## How to

When solving these problems, learning by doing is much better than learning by reading. I encourage to you read only as far in the solution as you need, then trying to solve the problem. If you get stuck, try reading a little further. And of course, let me know if you find a better solution!

## Wednesday, March 21, 2012

### Brainteaser: Turn a 6-sided dice into 5-sided dice

Problem:  Use a fair, six-sided die to play a game requiring a five-sided die.

Solution:  So, we're given one die as shown in the picture below.

There is nothing terribly special about this die; it's the standard type that is used in casino board games, etc, and we can assume that it's a fair die for this problem (not shaved, weighted to bias a number, etc.).

Unfortunately, when we roll it, it give us numbers from 1-6, not 1-5 as the problem requires.  What algorithm can we use that can allow us to generate random numbers?

Let's start by thinking about fairly obvious algorithms to transfer the range of numbers.

Some algorithms jump out immediately as fairly obvious.  One thing we could do is half the numbers and round up.  So, 1 and 2 could be 1.  3 and 4 could be 2.  5 and 6 could be 3.  This would give us numbers from 1-3 in a fair way.  Similarly, we can generate numbers from 1-2 by mapping numbers to range.

Unfortunately, there is no obvious way that we can map numbers and get to 5.

One other possibility is to roll multiple times.  For example, if we did two rolls, we would get a range between 2 and  12, though not an even range.  We could look at ways to divide the outputs of the dies (either the sum, or the sequence) and then slice it into fifths.  Perhaps we could even roll more than once until we found a distribution that could be sliced into fifths.  This could work, but the math very quickly gets tough and we end up with lots and lots of rolls.

Let's look again at the numbers that we can generate a range in so far:
2, 3 and 6.

Let's look at the 2, what does this mean:
Well, first, we generate this by assigning 1-3 to 1, and 4-6 to 2.
Seem familiar?  This is essentially a bit generator where we can generate a random bit each time where the range 1-3 produces the bit 0, and 4-6 the bit 1.

Now, how can we use a bit generator to generate a random number between 1-5?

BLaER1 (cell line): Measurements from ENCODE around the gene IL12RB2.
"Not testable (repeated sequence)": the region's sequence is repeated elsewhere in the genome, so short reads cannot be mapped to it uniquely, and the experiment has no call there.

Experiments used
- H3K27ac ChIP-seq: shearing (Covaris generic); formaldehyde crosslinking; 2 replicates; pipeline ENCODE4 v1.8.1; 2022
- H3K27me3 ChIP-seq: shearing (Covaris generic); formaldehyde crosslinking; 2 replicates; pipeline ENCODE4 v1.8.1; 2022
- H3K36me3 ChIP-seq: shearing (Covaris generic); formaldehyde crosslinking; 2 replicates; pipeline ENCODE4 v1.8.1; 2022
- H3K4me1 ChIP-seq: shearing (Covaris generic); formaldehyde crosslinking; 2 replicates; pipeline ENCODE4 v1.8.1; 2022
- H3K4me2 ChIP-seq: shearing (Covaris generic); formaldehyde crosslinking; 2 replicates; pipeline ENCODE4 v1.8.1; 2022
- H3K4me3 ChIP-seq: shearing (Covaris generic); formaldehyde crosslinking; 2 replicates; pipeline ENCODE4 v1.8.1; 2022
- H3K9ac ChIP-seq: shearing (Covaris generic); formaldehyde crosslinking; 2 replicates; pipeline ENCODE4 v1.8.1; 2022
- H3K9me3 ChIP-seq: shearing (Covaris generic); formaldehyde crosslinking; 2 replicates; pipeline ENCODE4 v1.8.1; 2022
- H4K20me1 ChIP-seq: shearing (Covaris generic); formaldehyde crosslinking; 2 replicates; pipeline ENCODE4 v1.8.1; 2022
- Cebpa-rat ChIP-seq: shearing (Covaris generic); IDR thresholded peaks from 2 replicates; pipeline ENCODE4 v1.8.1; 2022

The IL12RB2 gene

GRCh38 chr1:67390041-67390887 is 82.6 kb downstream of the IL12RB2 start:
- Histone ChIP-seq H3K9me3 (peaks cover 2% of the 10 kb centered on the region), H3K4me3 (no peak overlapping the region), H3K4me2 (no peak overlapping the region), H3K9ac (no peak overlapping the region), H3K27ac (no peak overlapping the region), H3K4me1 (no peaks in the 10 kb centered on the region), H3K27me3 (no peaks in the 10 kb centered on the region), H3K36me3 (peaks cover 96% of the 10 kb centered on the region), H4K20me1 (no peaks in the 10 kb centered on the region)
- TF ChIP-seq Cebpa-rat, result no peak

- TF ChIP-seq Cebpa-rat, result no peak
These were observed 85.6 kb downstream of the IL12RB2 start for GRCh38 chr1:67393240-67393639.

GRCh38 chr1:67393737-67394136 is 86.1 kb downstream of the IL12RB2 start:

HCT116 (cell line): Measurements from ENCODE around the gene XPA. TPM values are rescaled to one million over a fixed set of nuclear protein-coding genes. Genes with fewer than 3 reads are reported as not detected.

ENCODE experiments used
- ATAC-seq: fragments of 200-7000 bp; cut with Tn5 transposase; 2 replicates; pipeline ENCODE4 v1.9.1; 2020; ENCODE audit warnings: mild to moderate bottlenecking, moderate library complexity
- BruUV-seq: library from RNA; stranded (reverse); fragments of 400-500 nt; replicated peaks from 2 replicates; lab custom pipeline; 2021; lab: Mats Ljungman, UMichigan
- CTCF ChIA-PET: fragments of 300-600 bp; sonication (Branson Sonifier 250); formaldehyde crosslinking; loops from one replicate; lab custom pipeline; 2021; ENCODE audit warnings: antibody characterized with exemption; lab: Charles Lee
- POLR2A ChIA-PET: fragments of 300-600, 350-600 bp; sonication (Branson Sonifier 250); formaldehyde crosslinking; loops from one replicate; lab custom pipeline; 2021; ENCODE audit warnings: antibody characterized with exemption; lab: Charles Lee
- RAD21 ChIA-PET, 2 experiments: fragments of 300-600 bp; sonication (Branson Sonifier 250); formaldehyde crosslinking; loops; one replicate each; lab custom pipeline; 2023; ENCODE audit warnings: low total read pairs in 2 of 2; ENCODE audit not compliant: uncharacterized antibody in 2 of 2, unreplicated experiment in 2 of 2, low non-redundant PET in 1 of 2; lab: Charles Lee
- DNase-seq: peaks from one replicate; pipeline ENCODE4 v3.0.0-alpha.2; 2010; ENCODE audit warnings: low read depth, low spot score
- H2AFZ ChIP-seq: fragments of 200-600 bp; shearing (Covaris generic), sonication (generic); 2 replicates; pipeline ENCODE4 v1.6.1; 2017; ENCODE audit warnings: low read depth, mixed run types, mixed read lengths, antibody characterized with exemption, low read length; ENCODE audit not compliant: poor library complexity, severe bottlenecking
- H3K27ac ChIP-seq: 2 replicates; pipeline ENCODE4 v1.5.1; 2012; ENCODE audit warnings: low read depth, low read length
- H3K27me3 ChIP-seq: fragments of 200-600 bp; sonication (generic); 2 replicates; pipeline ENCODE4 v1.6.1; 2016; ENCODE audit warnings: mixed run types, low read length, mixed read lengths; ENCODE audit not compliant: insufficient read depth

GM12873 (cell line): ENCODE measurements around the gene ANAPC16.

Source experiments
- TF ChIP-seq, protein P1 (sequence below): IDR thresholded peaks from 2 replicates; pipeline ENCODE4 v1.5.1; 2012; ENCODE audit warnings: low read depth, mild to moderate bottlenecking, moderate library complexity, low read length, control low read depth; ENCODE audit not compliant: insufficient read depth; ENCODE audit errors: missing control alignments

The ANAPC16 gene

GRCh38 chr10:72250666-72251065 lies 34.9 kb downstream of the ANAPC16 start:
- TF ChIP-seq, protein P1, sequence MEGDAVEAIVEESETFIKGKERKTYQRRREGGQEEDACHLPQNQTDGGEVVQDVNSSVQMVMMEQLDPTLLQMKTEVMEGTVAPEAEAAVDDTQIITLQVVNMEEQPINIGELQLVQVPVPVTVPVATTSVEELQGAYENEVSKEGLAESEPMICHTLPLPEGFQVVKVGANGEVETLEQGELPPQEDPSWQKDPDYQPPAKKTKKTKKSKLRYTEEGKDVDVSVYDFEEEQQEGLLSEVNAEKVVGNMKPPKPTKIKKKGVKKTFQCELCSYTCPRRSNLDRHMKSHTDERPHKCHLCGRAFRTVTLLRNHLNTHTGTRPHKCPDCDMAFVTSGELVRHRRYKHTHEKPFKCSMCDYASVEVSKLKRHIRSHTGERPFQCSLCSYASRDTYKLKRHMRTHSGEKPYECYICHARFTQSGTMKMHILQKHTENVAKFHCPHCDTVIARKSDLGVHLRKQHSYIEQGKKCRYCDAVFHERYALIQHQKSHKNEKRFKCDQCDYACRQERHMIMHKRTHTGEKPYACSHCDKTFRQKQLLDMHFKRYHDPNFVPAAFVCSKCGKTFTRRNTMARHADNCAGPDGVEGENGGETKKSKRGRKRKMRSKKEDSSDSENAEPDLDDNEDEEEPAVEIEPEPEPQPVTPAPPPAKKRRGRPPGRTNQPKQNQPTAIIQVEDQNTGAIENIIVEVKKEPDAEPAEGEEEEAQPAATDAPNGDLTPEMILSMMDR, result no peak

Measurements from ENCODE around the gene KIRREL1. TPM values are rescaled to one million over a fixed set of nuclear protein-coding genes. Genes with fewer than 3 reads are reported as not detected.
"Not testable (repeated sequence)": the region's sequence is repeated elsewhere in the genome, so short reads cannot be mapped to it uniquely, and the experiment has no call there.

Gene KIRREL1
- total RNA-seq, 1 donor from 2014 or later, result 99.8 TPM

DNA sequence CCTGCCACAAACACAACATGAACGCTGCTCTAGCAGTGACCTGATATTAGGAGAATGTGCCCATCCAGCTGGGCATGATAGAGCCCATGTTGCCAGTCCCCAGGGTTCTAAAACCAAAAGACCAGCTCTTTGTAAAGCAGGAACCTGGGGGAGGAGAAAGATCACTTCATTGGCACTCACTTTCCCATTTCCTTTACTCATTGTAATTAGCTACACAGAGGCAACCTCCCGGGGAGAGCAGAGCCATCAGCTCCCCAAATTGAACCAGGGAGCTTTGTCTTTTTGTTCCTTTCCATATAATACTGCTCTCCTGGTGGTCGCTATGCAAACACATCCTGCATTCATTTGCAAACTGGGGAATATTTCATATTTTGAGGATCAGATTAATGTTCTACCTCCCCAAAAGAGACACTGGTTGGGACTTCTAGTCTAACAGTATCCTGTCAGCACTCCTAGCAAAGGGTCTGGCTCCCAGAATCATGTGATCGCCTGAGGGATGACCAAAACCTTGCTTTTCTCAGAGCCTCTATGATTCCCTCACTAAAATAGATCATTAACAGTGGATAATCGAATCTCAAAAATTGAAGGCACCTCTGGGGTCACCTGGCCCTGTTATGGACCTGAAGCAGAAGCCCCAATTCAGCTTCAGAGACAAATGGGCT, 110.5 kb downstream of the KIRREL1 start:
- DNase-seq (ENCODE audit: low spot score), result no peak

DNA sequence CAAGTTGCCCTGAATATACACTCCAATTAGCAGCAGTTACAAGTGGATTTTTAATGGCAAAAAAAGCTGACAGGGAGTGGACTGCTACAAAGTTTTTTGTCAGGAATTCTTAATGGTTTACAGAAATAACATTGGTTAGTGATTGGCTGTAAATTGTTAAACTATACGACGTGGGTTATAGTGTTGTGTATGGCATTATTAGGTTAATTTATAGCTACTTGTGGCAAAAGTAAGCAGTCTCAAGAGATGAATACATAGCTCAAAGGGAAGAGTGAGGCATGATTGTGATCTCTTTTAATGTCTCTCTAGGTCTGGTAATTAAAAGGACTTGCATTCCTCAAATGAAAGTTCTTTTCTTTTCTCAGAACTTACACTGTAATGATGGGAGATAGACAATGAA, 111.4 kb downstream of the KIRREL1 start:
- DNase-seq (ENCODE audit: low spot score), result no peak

Well, if you have a background in cryptography, this is easy.  If not, it's actually quite hard to see how this is helpful (though you can generate any range you want from this algorithm by making a big number and taking it % 5).  There is an easier way though.

So, let's go back to the die.  What else can we do when we roll it?  We looked at assigning ranges and adding, but what else can you do?  Do you need to use ever result of the die, or can you fairly ignore some?

How about ignoring a number?  Why not the number 6?

And there is the answer.  Roll the die like normal, and if you get a six, just re-roll.  There's your range, 1-5.

This is a good example of a class of brainteaser problems that appear to be complicated math, and in fact can be solved like that, but are actually quite simple.  When you get to seemingly really hard math, it's worth going back to your assumptions.  Your interviewer will generally comment that you're on the right path or not as well, so you can read the cluse.

/* Please let me know if you find alternative solutions or bugs.  Thanks, Noah */

1. This comment has been removed by the author.

2. The re-roll on 6 solution has the drawback of not having a deterministic runtime. It could (in theory) take an infinite number of rolls to get your result.

As far as I can tell, the only way to solve this problem is to roll enough times such that the sum of the maximum values are evenly divisible with the number of sides of the die you want to emulate, which in this case means five rolls.

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